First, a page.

Moyer's response: "Those studies only tested for synthetic pesticides. In the few studies that have also looked for natural pesticides—the USDA’s Pesticide Data Program tested for them on organic lettuce in 2009, the California Department of Pesticide Regulation tested a handful of organic fruits and vegetables for certain natural and synthetic pesticides in 2010, and the USDA did an analysis of organic produce in 2010—scientists have found that between 15 and 43 percent of organic produce samples harbor measurable traces of either natural or synthetic pesticides or both. As far as I can tell, however, no one has published a comparison of the overall amounts of both types of pesticides on organic versus conventional produce, so it’s hard to conclude much from these findings other than that, yes, organic produce can be pesticide-tainted, too."

Moyer also refutes the Environmental Working Group's fallacious "Dirty Dozen List" (I've written about the list here, here and here and IWF Senior Fellow Angela Logomasini has written about it here) by highlighting research that shows we’re barely even ingesting pesticides when we eat conventionally grown food:

What did [the researchers] find? Well, let’s start with apples, which the EWG considers the most pesticide-laden fruit or vegetable out there, and look at the pesticide that is most commonly found on them, called Thiabendazole. [Researcher] Winter and his colleagues found that, each day from conventionally-grown apples and apple-based products, Americans typically consume a dose of Thiabendazole that is 787 times less than the EPA’s recommended exposure limit. Put another way, you’d have to eat as many apples and apple products as 787 Americans eat in a single day combined in order to be exposed to a level of this pesticide that approaches the EPA’s exposure limit.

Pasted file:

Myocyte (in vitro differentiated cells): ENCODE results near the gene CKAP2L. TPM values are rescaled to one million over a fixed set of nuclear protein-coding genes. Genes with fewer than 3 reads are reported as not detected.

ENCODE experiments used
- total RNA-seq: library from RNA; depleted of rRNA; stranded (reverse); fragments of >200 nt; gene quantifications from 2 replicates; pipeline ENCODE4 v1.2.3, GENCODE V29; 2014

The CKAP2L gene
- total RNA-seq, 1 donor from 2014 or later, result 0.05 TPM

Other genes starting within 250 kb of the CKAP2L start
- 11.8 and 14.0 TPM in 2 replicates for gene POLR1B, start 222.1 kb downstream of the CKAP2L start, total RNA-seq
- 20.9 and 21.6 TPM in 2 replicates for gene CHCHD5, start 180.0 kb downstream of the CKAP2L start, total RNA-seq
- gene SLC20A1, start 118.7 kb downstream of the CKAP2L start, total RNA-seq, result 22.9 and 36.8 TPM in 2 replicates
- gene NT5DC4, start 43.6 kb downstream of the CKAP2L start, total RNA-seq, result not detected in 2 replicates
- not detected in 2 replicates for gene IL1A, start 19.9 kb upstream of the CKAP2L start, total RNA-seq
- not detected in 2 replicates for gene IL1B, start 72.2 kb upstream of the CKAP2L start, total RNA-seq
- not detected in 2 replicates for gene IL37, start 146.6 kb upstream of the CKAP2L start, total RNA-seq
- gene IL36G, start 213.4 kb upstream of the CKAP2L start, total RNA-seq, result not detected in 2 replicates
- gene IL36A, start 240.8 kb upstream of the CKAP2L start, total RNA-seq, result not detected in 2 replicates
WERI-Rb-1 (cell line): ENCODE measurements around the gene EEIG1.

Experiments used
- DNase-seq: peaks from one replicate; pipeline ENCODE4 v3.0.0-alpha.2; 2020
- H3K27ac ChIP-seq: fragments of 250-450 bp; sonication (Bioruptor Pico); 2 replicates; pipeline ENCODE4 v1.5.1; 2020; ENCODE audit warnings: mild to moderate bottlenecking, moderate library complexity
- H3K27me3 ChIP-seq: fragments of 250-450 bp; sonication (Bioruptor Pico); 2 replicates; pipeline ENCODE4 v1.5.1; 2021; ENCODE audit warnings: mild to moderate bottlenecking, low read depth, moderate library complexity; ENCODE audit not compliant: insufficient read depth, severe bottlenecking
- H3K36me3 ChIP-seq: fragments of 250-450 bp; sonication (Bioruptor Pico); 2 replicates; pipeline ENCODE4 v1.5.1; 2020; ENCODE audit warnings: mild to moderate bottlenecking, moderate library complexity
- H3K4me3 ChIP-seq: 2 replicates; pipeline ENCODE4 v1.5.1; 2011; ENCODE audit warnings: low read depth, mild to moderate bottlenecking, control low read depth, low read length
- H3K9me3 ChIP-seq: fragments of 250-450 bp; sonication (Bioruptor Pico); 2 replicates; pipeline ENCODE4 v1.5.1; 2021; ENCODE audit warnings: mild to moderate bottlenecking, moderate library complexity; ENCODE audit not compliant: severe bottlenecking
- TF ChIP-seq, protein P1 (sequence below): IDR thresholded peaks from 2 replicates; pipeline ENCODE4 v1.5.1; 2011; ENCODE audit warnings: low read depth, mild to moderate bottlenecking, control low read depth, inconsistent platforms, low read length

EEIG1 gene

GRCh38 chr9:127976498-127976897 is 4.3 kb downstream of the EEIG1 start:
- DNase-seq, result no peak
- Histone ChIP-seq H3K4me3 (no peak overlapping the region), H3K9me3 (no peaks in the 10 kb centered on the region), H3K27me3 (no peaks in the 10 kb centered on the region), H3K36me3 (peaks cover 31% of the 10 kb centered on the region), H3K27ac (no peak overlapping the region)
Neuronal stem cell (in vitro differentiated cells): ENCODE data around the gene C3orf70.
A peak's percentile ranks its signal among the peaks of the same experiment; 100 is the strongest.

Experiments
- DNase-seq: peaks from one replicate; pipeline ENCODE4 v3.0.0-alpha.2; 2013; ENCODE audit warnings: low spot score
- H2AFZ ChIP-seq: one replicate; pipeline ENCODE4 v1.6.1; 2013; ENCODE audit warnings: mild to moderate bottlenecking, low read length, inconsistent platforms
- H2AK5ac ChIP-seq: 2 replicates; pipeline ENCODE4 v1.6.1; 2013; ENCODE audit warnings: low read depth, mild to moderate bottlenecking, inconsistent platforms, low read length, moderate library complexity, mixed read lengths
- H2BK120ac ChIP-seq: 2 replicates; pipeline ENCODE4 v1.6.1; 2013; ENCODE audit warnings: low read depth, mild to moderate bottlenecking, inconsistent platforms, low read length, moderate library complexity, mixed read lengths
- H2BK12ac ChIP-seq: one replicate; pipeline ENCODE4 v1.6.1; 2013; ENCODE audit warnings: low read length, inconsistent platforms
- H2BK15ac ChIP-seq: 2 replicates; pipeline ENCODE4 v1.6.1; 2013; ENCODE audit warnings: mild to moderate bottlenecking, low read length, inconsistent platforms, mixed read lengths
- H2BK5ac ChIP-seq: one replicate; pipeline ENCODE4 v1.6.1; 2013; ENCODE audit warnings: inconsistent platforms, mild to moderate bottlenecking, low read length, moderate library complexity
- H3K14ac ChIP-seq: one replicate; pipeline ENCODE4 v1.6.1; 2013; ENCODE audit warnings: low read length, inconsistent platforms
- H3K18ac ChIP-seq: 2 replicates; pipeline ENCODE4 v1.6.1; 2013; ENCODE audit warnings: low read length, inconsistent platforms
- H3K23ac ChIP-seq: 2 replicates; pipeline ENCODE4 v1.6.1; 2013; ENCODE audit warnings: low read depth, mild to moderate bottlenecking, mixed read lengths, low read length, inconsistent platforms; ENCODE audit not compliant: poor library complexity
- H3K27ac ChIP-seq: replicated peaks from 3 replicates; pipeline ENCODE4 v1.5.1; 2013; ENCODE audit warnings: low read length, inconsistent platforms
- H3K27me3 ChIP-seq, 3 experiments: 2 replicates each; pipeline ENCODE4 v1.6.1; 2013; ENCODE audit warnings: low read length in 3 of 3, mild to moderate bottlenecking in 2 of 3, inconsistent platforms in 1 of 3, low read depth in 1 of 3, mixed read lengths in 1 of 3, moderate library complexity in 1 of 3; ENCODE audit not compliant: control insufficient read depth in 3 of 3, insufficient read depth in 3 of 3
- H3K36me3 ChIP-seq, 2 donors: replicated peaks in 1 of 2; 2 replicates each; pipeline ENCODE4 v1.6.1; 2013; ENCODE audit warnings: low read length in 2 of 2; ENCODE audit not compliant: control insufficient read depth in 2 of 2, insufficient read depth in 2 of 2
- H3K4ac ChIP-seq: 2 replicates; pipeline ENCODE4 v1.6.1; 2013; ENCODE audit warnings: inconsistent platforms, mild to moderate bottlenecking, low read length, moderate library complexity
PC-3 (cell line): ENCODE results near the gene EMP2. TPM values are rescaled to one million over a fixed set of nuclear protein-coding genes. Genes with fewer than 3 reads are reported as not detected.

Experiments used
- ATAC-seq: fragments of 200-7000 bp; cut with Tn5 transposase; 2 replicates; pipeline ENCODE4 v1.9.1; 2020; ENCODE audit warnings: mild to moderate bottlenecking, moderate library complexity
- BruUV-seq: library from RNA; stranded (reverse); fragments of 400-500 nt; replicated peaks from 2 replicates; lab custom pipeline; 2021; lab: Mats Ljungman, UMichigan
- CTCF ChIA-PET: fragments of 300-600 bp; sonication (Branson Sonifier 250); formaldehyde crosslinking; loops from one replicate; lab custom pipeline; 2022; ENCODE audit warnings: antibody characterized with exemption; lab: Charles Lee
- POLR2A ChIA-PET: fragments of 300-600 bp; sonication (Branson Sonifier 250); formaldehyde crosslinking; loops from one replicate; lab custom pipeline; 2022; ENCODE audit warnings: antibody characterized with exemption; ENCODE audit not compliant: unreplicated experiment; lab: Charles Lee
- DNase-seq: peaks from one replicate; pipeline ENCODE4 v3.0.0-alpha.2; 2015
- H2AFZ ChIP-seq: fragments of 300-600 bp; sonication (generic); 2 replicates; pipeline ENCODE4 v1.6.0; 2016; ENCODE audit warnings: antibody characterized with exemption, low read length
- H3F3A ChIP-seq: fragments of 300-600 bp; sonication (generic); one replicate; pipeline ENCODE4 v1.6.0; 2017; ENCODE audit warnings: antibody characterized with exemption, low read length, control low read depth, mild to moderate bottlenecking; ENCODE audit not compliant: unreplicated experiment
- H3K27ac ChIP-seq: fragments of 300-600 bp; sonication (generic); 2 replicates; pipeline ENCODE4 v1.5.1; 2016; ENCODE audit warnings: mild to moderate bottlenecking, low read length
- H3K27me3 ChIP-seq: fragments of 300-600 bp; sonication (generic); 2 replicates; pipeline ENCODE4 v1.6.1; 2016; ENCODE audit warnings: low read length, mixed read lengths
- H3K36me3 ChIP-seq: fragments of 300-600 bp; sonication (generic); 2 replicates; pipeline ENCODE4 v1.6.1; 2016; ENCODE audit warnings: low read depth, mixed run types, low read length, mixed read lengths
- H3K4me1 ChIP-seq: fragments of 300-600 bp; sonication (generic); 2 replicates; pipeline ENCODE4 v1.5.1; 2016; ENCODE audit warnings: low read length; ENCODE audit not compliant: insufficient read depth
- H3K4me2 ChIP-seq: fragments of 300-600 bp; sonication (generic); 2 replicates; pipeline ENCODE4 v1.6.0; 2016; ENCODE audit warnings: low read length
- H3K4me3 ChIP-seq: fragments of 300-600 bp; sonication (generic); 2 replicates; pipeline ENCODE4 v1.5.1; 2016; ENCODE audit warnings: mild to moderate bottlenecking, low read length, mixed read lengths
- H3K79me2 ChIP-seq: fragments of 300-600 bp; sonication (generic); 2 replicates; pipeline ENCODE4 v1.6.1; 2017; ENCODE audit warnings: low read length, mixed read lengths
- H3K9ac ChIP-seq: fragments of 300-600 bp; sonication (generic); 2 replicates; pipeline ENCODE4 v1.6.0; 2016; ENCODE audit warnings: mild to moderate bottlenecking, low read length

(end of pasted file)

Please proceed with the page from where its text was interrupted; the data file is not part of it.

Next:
For other fruits and vegetables, Winter and his colleagues found even less reason to worry. For Captan, the synthetic pesticide most commonly found on conventionally grown strawberries, Americans are exposed to 8,180 times less of the chemical per day than the EPA’s limit. Overall, Winter and his colleagues reported that the EPA’s exposure limits were more than 1000 times higher than the daily exposure estimates for 90 percent of the fruit and vegetable comparisons they made.

Moyer's whole piece is worth a read and I hope at least a few parents find some measure of reassurance in her very thorough examination of the issue.  But perhaps the most important thing parents can take away from Moyer's piece is her method for staying calm and sane in an alarmist world. Early in the piece, Moyer explains what motivated her to look into this issue more closely, writing: 

Instead of continuing to wonder [about the safety of conventional produce], I decided to dig into the literature and talk to toxicologists, horticulturists, risk experts, and nutritionists to find out whether the chemicals in conventionally farmed foods could truly pose a risk to my child. What I’ve discovered has totally surprised me—let’s just say I’m going to be a little more relaxed about what I serve kid No. 2.

Moyer did what more women should do -- stop wondering, stop worrying, stop paying attention to the alarmists and stop spending money on organic produce when the cheaper conventionally grown produce is safe and healthy.